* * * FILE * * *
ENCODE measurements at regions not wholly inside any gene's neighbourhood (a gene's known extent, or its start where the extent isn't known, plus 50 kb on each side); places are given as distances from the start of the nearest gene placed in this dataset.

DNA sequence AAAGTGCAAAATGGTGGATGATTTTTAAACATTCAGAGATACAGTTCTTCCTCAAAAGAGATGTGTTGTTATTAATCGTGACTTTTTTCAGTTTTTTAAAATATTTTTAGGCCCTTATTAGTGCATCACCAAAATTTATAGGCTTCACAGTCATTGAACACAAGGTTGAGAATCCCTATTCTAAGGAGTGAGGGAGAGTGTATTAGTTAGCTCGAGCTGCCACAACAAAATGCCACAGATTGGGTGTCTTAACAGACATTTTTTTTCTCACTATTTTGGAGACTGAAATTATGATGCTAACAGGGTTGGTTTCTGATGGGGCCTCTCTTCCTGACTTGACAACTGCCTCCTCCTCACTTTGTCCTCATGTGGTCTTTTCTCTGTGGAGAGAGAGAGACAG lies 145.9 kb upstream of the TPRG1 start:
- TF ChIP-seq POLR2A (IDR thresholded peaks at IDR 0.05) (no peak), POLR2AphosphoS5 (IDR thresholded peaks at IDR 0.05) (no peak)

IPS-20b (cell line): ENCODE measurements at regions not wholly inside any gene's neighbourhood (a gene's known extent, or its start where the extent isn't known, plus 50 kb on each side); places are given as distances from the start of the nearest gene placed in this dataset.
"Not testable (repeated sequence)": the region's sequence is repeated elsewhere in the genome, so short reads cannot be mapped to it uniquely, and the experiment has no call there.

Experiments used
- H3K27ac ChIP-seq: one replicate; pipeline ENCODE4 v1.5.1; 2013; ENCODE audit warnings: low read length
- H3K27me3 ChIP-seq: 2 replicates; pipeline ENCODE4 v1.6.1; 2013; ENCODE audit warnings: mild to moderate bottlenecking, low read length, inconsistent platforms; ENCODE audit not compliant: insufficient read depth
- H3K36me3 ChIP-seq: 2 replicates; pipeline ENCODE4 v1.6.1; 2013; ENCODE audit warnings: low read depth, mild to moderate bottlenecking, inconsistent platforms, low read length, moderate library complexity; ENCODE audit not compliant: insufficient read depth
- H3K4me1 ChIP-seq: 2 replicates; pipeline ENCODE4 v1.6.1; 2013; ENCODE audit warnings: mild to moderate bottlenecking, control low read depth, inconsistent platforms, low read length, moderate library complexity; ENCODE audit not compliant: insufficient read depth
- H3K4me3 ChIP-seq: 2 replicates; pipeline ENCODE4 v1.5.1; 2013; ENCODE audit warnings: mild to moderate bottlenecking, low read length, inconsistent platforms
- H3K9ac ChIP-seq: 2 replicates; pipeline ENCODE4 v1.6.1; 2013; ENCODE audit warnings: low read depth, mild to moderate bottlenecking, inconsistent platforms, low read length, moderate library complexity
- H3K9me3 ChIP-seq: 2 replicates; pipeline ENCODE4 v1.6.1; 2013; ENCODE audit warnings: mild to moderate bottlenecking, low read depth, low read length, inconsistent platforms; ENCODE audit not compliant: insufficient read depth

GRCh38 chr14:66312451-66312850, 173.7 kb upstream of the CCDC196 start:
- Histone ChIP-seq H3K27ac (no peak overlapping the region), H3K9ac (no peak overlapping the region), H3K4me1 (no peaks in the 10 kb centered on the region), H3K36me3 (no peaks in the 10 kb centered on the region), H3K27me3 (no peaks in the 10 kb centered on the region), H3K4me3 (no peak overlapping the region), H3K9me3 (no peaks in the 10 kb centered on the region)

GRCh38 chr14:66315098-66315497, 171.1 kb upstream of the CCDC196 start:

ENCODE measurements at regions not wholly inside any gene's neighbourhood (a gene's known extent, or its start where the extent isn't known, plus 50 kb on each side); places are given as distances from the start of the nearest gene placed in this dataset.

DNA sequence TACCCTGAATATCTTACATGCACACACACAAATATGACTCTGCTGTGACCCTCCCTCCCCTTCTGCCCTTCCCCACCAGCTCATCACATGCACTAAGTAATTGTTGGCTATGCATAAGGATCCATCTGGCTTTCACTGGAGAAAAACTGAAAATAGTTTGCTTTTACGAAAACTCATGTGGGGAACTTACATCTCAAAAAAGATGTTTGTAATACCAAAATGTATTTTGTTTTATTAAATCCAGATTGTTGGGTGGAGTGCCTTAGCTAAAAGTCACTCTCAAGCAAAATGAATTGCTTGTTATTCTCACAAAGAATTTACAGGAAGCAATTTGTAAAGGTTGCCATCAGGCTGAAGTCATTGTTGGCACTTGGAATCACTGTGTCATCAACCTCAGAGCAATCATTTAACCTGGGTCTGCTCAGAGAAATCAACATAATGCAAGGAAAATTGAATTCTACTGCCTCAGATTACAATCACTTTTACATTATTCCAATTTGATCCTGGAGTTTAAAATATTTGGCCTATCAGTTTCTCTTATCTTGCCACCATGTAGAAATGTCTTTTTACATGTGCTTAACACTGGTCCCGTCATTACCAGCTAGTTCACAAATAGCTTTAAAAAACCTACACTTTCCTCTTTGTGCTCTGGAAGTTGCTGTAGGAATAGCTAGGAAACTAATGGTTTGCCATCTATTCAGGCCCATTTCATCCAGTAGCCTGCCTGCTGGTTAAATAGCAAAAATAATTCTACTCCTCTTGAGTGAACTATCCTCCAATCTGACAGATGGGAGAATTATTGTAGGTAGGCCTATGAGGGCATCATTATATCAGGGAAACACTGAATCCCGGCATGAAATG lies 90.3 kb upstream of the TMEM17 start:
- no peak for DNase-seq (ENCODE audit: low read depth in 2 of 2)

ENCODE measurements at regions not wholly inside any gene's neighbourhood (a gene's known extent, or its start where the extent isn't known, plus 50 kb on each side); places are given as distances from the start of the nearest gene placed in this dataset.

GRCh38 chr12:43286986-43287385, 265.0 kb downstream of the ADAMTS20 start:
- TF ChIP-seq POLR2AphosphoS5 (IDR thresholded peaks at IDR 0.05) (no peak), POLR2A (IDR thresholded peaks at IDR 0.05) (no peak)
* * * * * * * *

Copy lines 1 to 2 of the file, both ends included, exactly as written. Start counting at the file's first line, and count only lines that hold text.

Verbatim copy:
ENCODE measurements at regions not wholly inside any gene's neighbourhood (a gene's known extent, or its start where the extent isn't known, plus 50 kb on each side); places are given as distances from the start of the nearest gene placed in this dataset.

DNA sequence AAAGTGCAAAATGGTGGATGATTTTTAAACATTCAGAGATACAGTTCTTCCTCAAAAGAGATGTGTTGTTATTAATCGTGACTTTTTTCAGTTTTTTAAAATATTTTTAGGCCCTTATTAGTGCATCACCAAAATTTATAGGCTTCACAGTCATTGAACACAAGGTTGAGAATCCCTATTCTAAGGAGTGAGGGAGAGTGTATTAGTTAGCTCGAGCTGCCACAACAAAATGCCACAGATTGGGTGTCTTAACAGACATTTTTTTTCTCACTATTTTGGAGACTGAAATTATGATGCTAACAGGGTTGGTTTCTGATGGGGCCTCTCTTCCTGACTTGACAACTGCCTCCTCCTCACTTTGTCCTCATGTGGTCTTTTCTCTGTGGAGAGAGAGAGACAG lies 145.9 kb upstream of the TPRG1 start: